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I am trying to figure out how an AMQP broker, such as RabbitMQ, can be integrated in our architecture. This should allow to easily scale horizontally in the future.

For the sake of simplicity, let me ask the question via an analogy.

Say you have:

  • A set of bank accounts. We assume that the the number of accounts can grow and shrink at any time.
  • A fixed pool of workers/consumers. These workers are responsible for executing actions on a bank account, such as a withdrawal.
  • A user interface, which provides the user the possibility to initiate an action, such as a withdrawal.
  • An AMQP exchange.

When the user initiates a withdrawal, a message encapsulating this action is given to the AMQP exchange. The exchange puts the message in a queue, and it will be picked up by one of the available workers consuming this queue.

But what happens if the user 'immediately' initiates another withdrawal? The corresponding message might be picked up by another worker, resulting in two workers processing the same bank account simultaneously.

How do you synchronize between the workers to guarantee a happen-before relation? How do you prevent that one worker is working on the same bank account then another?

As I am fairly new to architectural design, this might be a generic question. I am happy with any external useful resource (book, ...) that might help me here.

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So, You have two issues here

1: Prevent/Resolve Simultaneous actions (withdrawals) on a single resource (bank account)

2: Enforce processing actions (withdrawals) in a particular order

In your example, you could resolve 1 in a number of ways, but lets take the simplest. Processing the withdrawal calls ReduceBalance(accountId, amount) on some bank account service which processes requests synchronously.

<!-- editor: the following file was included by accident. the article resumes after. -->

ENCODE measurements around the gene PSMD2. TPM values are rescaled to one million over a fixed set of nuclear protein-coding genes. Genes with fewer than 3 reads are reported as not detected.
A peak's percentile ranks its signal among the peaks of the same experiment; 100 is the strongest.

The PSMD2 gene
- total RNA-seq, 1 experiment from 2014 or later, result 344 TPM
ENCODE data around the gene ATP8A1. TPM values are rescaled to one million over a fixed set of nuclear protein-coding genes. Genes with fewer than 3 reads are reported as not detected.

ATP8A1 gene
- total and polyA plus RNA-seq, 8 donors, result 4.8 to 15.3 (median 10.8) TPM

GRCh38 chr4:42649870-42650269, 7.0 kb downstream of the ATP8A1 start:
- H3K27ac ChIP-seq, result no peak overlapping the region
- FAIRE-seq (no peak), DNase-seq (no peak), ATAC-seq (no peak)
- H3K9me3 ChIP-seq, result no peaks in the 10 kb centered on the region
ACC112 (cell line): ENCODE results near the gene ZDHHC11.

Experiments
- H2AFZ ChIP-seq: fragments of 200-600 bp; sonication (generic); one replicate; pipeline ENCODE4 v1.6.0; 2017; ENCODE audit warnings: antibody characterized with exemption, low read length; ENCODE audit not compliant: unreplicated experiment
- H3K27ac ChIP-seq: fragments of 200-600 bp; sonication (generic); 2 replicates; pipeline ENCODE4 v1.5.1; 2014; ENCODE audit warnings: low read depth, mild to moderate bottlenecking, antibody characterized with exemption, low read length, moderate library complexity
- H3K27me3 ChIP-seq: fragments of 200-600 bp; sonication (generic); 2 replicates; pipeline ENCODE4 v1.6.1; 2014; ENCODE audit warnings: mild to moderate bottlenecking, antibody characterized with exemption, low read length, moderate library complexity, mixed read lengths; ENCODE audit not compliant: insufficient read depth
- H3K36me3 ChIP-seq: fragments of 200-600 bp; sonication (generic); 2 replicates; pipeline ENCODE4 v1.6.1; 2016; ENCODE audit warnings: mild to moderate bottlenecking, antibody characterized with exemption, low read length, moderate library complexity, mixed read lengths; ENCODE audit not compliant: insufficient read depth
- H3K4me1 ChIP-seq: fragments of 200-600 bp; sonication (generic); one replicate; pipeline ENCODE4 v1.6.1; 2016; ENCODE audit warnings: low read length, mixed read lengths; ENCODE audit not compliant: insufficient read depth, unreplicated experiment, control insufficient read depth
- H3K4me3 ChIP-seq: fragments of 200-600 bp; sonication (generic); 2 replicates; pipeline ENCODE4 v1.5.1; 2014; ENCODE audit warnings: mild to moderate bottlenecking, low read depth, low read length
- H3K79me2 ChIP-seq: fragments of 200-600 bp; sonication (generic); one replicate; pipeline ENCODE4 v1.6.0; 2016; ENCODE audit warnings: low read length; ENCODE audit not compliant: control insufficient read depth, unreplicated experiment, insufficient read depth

You don't care which withdrawal happens first because whichever happens second will fail due to lack of balance

Resolving 2 is more complex, lets say that there is some business logic to the order in which the withdrawals must take place. Those from account X occurring in the same time window as some from account Y must happen first.

First you have to determine the order by applying this logic which involves some form of communication between workers. I think this is best achieved by a MasterWorker (MW) process who's only job is to manage the various worker processes (WP) and route jobs to their queues.

  1. WP -> contacts MW and registers availablity for work
  2. MW -> pulls job from queue and applies ordering logic (in this case make a collection of jobs that occur in a time box and order them. this can be done by shunting them to a holding queue)
  3. MW -> send first of ordered jobs to a WP and associate that WP with the queue of ordered jobs (ie. remember who is working on them)
  4. WP -> process job
  5. WP -> send job complete message to MW and re-register for work
  6. MW -> because I remember the WP i assigned that job to I know that it is complete and the second job becomes processable
  7. MW -> send job 2 to a WP....